In terms of gameplay, characters who use fear are typically rogues or spell casters with specialization in illusions. Warrior types are typically limited to the use Warrior Therapy, Intimidation, and Dread. Note also that any of the other types can eventually evolve into The Dreaded if given enough time and myth-making
It should be noted that the origins of the misconception stem from the many hideously evil acts committed upon innocent people in the name of terror tactics (think rampaging maruaders, terrorists, and the like) as opposed to the restrained, targeted tactics used by honest cops and soldiers. Alas, the evil cases are the ones that get all the press.
Associated with Bad Powers, Good People
. A common tactic when Dark Is Not Evil
. Related to In-Universe Nightmare Fuel
for obvious reasons. Often causes a Mook Horror Show
. Can lead to Moral Dissonance
if used poorly. Compare and contrast with the Horrifying Hero
, who's horrifying to look at as opposed to the Terror Hero who is typically normal looking but uses tactics designed to turn their foes into blubbering, terrified wrecks. Related to the Guile Hero
who uses trickery, cunning, and misdirection to defeat his foes. Heroic counterpart to The Dreaded
. The Cowl
is a sub trope dealing with a specific scare tactic.
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Anime and Manga
- Ikki from Saint Seiya, his Phoenix Genma-Ken technique, allows him to make their opponents to see an nightmarish illusion.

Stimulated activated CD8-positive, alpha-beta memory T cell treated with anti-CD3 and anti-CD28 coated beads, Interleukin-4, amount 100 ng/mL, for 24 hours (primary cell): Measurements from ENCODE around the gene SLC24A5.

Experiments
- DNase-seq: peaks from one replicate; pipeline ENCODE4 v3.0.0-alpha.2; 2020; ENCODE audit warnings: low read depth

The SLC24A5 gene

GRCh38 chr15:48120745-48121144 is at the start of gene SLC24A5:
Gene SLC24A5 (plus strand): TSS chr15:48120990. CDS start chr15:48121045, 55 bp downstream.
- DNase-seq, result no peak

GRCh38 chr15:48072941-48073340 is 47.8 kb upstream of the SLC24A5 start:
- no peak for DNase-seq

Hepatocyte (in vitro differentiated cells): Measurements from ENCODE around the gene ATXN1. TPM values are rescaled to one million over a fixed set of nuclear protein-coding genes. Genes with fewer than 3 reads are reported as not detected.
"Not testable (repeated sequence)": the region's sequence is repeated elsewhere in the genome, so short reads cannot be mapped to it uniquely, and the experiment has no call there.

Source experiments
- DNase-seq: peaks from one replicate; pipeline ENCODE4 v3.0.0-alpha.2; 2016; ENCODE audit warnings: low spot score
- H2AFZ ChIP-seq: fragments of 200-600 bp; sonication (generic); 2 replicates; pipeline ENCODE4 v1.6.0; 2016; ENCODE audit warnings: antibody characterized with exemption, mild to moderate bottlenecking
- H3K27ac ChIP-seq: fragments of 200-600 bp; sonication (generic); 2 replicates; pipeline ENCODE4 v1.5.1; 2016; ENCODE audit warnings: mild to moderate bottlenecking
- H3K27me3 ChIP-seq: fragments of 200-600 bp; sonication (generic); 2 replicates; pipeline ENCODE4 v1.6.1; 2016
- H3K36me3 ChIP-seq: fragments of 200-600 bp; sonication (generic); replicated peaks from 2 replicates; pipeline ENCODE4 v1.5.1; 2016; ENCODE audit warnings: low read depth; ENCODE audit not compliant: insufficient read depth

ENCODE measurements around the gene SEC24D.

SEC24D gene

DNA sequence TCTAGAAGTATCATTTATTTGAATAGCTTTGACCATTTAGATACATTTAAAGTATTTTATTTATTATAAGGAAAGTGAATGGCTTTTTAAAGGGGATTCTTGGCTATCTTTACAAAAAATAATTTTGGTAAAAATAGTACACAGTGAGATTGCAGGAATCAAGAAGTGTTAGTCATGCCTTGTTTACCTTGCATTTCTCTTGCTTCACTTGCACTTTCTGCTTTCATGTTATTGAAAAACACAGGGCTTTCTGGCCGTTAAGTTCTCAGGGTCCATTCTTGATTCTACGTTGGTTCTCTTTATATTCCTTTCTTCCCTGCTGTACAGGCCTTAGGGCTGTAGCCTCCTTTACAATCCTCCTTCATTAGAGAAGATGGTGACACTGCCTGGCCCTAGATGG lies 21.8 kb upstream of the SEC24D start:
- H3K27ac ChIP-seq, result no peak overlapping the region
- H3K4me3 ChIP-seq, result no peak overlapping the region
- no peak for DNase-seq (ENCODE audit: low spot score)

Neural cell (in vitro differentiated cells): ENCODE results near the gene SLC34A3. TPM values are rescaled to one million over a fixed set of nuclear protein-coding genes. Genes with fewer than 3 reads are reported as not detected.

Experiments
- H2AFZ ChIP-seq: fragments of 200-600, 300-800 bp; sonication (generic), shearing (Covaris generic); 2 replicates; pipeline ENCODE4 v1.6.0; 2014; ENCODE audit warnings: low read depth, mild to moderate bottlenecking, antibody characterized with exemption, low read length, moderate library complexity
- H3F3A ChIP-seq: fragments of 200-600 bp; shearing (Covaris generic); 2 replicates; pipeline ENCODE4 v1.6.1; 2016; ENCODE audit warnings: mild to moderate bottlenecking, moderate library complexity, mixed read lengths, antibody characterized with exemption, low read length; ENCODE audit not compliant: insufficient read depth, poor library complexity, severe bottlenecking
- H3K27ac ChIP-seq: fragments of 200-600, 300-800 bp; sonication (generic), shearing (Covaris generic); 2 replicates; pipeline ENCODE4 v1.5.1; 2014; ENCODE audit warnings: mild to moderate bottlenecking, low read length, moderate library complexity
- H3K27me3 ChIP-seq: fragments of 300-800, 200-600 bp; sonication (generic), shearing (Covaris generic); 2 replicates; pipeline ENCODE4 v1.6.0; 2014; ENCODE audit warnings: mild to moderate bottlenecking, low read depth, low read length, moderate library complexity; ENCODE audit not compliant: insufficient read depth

- Ban Midou from Get Backers can also make their opponents to have hallucinations, however he usually uses this more as a distraction technique than as an offensive attack.
- From Naruto, the Fourth Hokage, Minato Namikaze, was so powerful and feared that the shinobi of Iwagakure during the Third War were ordered to cut and run if he was so much as spotted anywhere near the battlefield.
- Itachi Uchiha uses both Intimidation and Illusion, since he generally starts any fight off by using illusions to take out his opponents, then uses as much force as necessary to end the fight without killing anyone.
- Vash the Stampede from Trigun is an Intimidator, acting like a gun crazed psycho to scare villains into submission. It fits given his policy of Thou Shall Not Kill. However, he only adopts this persona when his usual facade of idiocy fails.
- The Aureolus story arc in A Certain Magical Index ends this way. Upon realizing that Aureolus' true power is to change reality to fit his imagination, Touma begins to laugh maniacally and slowly walk toward the alchemist, even after having his arm torn off. His terrifying mannerisms cause Aureolus to think of him as an invincible monster, effectively turning his reality-bending powers against him.